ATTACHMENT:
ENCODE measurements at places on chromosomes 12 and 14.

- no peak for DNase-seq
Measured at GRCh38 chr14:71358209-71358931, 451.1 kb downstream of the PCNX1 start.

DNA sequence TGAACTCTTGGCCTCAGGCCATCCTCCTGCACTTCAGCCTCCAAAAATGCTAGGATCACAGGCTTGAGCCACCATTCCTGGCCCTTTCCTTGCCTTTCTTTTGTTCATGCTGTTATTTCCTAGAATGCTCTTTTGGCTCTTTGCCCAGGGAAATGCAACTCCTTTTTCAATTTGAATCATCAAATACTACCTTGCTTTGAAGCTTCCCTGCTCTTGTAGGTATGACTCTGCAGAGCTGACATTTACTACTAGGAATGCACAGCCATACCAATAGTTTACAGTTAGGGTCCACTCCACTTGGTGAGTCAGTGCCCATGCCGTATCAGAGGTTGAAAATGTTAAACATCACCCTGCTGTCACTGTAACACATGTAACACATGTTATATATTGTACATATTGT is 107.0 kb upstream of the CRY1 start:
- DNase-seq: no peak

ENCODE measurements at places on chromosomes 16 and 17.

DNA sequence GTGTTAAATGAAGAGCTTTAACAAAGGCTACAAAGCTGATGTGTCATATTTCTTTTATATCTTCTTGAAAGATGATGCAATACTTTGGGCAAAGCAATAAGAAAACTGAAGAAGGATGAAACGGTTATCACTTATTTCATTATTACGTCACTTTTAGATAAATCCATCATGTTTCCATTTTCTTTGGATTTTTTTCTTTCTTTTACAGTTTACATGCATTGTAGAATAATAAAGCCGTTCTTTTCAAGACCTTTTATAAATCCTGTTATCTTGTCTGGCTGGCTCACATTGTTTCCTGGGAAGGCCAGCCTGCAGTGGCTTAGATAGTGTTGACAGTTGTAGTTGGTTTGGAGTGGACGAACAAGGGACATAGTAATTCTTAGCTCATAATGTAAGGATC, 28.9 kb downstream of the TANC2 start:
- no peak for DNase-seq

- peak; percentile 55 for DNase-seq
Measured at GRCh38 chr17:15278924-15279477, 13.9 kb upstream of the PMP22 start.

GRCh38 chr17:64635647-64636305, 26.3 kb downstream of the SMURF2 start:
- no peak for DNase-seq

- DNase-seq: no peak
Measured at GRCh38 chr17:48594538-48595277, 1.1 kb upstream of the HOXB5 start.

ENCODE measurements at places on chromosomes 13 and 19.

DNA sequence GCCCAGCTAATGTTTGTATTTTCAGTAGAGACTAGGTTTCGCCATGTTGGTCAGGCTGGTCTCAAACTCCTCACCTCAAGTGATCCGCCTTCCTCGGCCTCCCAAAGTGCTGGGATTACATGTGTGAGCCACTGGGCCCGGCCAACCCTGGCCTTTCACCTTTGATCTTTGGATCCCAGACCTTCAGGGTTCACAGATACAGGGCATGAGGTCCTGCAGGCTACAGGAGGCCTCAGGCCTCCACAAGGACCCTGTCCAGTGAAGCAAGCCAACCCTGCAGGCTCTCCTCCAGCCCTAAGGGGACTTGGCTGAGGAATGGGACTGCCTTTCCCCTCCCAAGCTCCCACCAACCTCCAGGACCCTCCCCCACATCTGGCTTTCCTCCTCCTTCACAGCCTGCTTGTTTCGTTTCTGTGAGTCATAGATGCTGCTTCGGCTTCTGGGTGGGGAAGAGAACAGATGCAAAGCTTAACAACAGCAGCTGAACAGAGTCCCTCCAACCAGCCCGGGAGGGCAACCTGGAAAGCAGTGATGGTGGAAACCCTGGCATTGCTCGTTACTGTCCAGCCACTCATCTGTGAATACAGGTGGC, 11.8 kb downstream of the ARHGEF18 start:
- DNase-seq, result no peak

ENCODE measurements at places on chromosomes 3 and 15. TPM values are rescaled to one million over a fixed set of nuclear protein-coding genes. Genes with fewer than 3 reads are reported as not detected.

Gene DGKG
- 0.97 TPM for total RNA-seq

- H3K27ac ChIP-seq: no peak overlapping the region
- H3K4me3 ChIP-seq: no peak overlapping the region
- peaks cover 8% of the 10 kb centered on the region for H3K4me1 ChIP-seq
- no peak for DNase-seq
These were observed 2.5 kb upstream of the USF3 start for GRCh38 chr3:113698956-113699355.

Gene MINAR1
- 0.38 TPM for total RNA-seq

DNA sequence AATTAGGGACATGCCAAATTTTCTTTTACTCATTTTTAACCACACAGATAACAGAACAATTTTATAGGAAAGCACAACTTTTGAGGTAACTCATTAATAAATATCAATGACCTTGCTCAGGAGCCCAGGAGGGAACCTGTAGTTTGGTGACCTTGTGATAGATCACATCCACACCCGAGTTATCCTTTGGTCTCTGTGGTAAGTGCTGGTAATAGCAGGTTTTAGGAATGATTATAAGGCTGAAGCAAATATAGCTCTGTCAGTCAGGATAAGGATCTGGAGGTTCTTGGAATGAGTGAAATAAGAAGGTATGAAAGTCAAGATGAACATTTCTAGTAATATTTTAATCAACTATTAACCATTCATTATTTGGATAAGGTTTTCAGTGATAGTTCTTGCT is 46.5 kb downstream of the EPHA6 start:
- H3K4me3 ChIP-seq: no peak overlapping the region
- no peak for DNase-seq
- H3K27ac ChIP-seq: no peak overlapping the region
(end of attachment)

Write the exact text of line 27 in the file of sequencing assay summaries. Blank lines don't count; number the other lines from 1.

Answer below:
- 0.38 TPM for total RNA-seq